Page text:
Ask the Taxman by Andy Biebl

Tax Tips for Retiring Landowners

Andy Biebl , DTN Tax Columnist
Transfer on death deeds, now available in more than two dozen states, can keep property out of probate. (DTN photo by Jim Patrico)

QUESTION:

I recently read your article about state income taxes for farmers ("Retire to a Tax Friendly State" https://www.dtnpf.com/…) with emphasis on Minnesota farmers. Your last paragraph ends with a retired farmer having their rent income or capital gains income stuck in Minnesota and not transferrable to another state with less of a tax burden. My question is whether it would be possible to do a 1031 exchange to buy real estate or rental property in, say, Florida and have a tax benefit for doing so?

ANSWER:

The strategy you suggest has possibility if several steps are executed properly. First, the exchange into other real estate in the lower taxing state must meet the Section 1031 like-kind requirements. Assuming the relinquished land is farmland in rental status in a high-taxing state, the replacement property, say in Florida, must be real estate that is held for business, rental or investment purposes and not used for personal use. It is permissible, for example, to exchange rental land for other rental property, whether farmland or commercial real estate or even an apartment building. But property that you use personally, such as a vacation condo, even if rented for a portion of the year, is not permitted. If personal use of that rental condo exceeds 14 days (or, if greater, 10% of the rental days in the year), the property is in nonbusiness status and is ineligible as replacement property in a like-kind exchange.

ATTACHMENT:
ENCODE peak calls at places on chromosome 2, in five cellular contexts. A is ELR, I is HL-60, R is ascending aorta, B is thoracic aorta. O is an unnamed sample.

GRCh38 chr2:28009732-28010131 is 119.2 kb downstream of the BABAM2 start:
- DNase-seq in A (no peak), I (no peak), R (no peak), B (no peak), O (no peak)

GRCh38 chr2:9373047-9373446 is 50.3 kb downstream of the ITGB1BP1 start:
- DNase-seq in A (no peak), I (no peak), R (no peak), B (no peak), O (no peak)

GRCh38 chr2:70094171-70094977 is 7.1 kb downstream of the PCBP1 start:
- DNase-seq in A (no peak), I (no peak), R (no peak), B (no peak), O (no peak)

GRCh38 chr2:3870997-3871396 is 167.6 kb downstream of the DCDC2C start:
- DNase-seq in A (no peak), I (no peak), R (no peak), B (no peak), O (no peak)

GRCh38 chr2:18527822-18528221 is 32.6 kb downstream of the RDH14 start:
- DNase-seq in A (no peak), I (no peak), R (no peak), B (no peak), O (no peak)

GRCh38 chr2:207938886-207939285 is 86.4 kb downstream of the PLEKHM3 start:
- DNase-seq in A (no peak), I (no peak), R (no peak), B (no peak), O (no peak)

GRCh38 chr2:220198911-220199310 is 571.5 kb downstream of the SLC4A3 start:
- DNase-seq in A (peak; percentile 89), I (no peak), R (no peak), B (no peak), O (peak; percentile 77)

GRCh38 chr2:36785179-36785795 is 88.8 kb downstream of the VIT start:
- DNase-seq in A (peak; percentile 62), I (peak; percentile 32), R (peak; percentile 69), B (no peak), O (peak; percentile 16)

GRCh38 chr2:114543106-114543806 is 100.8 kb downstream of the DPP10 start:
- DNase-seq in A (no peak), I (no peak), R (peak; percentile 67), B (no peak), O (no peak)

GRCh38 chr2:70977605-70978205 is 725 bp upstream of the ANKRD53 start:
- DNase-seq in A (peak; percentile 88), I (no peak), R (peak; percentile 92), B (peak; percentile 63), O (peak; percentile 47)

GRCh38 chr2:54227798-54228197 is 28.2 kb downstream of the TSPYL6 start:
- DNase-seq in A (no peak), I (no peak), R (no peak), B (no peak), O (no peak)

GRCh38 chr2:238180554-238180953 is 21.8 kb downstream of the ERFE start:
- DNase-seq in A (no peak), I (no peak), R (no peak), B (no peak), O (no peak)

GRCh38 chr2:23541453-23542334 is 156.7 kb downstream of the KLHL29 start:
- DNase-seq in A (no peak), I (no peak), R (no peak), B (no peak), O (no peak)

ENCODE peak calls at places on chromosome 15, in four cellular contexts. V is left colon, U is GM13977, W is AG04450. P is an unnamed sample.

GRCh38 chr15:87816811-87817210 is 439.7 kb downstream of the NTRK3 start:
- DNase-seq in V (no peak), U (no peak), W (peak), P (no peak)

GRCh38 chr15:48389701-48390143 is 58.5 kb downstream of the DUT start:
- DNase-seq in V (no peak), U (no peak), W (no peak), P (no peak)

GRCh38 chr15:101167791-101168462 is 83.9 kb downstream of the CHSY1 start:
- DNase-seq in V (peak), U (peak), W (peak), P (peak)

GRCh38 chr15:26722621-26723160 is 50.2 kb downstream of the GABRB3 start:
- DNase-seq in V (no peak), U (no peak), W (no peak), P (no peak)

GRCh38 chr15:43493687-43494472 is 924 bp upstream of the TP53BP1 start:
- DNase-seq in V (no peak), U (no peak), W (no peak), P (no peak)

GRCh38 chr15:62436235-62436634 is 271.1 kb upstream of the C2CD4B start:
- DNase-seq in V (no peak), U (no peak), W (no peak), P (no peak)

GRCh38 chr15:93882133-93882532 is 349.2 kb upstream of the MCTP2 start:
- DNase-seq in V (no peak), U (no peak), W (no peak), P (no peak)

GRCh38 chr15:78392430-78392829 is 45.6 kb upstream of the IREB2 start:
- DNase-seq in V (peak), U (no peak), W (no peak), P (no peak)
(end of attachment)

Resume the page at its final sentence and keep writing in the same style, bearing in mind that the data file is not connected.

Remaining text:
The second step is to accomplish a change of residency for state income tax purposes from the higher taxing state to the lower taxing state where this replacement real estate is located. As I mentioned in the July column, the states typically use a variety of factors to determine whether the relocation of residency to another state was actually substantive, or merely an attempt to minimize state income taxes. If the individual still maintains residential property in the high-taxing state and is present for a portion of the year in that state, the tax examiners for that particular state are likely to closely scrutinize all of the various attributes of residency (first and foremost, the number of days in each state, but also auto licenses, driver's license registration, banking relationships, voting registration, etc.) to determine whether an actual change of residence has occurred.

Subject to these compliance steps, your strategy does have merit. If a Minnesota farmer exchanged Minnesota farmland for Florida business or investment real estate, and also accomplished a change in residency to Florida, any rental income from the Florida land while a Florida resident would escape the high Minnesota income tax.

QUESTION:

Marcia Taylor's column in the July issue of The Progressive Farmer discussed estate planning strategies. One of the points mentioned was using "transfer on death" title for land, so that upon death beneficiaries immediately gain title to the property without going through probate. Can you tell us which states allow the "transfer on death" real estate title?

ANSWER: